Despite his flaws, Brooks wants to be the Wizards coach next season, but he understands the writing could be on the wall. His demeanor has saddened from his usual cheerful joking self to one that is attending a funeral. Brooks could be fired at the end of the season in less than a week, during Leonsis’ information gathering phase or after it, into the front office search, before the draft, or be ready to start training camp at the end of September.
“Contracts don’t mean anything,” Brooks expressed at Wednesday morning’s shootaround. “You got to do your job everday and hopefully that’s good enough to survive. I love what I do. I live in a great city and have a lot of important decisions to make going forward and I trust in Ted that he will have somebody in place that move the team and organization in the right direction and I hope that I’m part of it.”
Leonsis had no choice but to terminate Grunfeld for missing on the lowest of possible goals this season — just making the playoffs. The Monumental Sports and Entertainment top dog tried to allow the former Knicks star to keep his job for the final year of his secret contract extension by tempering expectations from the 50-win, Eastern Conference Finals goal the team was aiming for to start the season. Hope was held out until the very end that Washington could squeak into the playoffs even though it was inevitable for months that they would not or at the very least were going to get embarrassed in the first round if they did.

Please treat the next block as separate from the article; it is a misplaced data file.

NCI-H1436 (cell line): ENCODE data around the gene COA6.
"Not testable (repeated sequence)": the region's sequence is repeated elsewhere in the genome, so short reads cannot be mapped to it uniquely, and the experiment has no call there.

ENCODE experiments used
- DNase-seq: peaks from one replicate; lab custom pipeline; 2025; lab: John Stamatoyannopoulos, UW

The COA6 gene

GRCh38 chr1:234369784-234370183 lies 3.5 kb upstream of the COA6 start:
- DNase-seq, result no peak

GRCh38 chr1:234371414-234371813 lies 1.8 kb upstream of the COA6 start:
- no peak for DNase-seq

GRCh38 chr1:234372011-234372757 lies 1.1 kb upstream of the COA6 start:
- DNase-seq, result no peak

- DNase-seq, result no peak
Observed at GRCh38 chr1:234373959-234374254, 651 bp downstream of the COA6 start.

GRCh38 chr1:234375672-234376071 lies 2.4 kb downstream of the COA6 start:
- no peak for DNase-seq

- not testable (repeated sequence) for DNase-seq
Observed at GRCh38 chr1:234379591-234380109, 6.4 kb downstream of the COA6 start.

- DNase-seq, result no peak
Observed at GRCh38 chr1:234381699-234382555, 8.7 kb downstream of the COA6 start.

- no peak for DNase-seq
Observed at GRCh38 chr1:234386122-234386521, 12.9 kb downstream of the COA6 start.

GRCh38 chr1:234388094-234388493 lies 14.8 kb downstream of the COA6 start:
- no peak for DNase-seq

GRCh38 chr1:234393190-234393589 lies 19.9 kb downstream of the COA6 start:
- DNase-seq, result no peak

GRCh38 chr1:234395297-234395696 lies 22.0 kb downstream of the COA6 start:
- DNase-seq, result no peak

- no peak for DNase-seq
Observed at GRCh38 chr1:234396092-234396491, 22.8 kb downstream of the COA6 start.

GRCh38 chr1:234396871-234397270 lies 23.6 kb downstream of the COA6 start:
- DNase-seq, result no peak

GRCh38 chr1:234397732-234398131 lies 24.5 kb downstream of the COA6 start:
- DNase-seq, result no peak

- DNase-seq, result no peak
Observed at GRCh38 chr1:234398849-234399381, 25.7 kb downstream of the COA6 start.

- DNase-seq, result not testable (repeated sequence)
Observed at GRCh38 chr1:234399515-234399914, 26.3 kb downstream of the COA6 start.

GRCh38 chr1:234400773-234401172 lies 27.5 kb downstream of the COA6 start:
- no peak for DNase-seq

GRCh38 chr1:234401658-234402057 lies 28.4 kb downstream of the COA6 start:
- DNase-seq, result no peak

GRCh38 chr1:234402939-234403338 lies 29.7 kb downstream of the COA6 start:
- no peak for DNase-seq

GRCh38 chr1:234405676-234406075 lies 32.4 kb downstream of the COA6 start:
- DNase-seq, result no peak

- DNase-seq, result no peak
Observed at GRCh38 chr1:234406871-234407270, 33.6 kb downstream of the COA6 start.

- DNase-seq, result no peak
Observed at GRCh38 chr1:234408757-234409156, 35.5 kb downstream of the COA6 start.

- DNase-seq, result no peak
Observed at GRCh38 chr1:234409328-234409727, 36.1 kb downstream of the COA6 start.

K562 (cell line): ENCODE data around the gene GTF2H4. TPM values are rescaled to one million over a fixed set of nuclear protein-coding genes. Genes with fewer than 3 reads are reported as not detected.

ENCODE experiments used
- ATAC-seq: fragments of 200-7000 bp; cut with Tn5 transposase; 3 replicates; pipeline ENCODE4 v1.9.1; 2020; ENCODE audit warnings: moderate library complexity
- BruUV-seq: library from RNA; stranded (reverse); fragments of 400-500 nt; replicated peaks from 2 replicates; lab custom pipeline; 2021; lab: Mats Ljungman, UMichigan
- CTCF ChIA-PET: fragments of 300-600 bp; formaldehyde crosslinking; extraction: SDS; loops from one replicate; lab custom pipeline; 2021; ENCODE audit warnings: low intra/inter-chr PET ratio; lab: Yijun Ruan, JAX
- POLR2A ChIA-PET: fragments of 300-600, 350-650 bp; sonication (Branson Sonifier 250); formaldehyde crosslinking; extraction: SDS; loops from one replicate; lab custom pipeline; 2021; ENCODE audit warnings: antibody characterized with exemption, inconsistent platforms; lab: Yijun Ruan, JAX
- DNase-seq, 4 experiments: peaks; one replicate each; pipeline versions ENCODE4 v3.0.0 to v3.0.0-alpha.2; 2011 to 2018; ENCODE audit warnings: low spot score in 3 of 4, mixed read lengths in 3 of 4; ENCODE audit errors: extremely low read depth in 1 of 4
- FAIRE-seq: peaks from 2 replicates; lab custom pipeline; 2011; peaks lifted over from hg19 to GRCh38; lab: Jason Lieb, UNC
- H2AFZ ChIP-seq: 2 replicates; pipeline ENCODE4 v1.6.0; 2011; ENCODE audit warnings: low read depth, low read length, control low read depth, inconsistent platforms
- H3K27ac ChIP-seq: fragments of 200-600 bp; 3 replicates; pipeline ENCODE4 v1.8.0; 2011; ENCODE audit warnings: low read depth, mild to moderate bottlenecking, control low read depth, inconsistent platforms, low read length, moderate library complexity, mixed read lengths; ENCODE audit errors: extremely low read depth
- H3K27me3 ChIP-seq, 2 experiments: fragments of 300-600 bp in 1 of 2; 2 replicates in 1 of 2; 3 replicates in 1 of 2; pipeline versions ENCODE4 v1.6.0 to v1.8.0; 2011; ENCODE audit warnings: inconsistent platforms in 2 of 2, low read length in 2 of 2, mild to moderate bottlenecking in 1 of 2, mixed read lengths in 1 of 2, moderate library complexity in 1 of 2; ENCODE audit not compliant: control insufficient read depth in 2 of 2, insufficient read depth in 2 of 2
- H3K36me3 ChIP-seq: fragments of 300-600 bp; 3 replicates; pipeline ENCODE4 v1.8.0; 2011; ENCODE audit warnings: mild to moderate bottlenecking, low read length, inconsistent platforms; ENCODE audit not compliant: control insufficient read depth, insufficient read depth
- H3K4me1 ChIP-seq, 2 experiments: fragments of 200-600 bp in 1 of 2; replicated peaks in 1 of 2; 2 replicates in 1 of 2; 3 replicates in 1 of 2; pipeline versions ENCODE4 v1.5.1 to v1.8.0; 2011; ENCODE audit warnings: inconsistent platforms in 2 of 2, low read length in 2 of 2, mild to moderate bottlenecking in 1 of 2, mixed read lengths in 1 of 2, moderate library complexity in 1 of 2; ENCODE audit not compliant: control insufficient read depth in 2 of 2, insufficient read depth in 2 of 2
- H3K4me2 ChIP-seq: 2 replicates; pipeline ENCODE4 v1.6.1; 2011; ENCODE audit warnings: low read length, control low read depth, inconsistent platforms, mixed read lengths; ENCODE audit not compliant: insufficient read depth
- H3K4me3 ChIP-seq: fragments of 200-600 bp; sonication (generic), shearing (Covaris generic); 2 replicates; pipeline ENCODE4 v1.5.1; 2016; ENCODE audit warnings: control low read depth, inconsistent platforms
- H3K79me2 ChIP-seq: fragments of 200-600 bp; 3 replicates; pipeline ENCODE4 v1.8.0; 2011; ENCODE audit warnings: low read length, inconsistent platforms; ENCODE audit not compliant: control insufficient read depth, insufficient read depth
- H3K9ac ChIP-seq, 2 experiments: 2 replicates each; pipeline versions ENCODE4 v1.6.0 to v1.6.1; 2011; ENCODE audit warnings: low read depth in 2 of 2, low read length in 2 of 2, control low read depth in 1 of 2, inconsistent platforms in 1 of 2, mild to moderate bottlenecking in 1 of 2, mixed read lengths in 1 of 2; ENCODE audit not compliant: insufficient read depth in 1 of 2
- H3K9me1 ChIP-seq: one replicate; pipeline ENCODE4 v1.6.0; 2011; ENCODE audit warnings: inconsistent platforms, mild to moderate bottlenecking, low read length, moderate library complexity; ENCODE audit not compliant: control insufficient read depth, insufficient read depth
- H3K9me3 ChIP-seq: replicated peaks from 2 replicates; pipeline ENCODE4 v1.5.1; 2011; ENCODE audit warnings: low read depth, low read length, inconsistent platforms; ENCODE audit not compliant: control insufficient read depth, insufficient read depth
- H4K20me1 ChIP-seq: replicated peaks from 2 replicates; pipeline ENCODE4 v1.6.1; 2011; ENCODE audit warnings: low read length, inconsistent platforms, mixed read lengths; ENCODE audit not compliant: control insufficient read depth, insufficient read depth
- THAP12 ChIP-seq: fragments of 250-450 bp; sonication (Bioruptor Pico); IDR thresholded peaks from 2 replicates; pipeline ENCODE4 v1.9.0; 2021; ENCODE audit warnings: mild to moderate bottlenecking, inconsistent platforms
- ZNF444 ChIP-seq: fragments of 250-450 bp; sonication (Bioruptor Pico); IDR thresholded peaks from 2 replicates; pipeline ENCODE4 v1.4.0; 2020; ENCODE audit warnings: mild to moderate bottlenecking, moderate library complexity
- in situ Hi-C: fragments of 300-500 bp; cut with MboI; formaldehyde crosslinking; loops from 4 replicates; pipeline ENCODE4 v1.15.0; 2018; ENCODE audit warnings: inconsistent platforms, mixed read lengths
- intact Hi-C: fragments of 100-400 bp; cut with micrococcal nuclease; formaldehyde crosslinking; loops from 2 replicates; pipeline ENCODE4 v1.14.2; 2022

That reality begs the question of why Grunfeld was not fired earlier in the season to allow for an earlier information gathering period and as a result an earlier interview process. With the draft lottery on May 14, pre-draft workouts starting shortly thereafter if not before, and the top 10 pick to be selected on June 22, the Wizards are now in a position where they may have to rush the search process, which is the last thing you want to do. Such may lead to albeit well-liked and respected Tommy Sheppard’s interim tag simply being removed. That is not to say that an internal promotion would be the wrong decision given recent history of Brian MacClellan replacing his former boss George McPhee before winning the Capitals a Stanley Cup. But, it certainly would have made sense to give Sheppard a trial run at the gig for a couple months as Leonsis gained information about the hierarchy he knew little about.
“I do believe in the collective wisdom of the people that Ernie brought it,” Leonsis said hours after relieving Grunfeld of his duties. “We have a really, really good staff. I just wasn’t able to speak to them freely because everything rolled up to Ernie, as it should be. If I was going around him, then we’d have bedlam.”
To save the slightest of face, Leonsis has to let Grunfeld go. So now, after 16 seasons of Ernest Grunfeld running the Washington Wizards, a new era has come with uncertainty at an all-time high.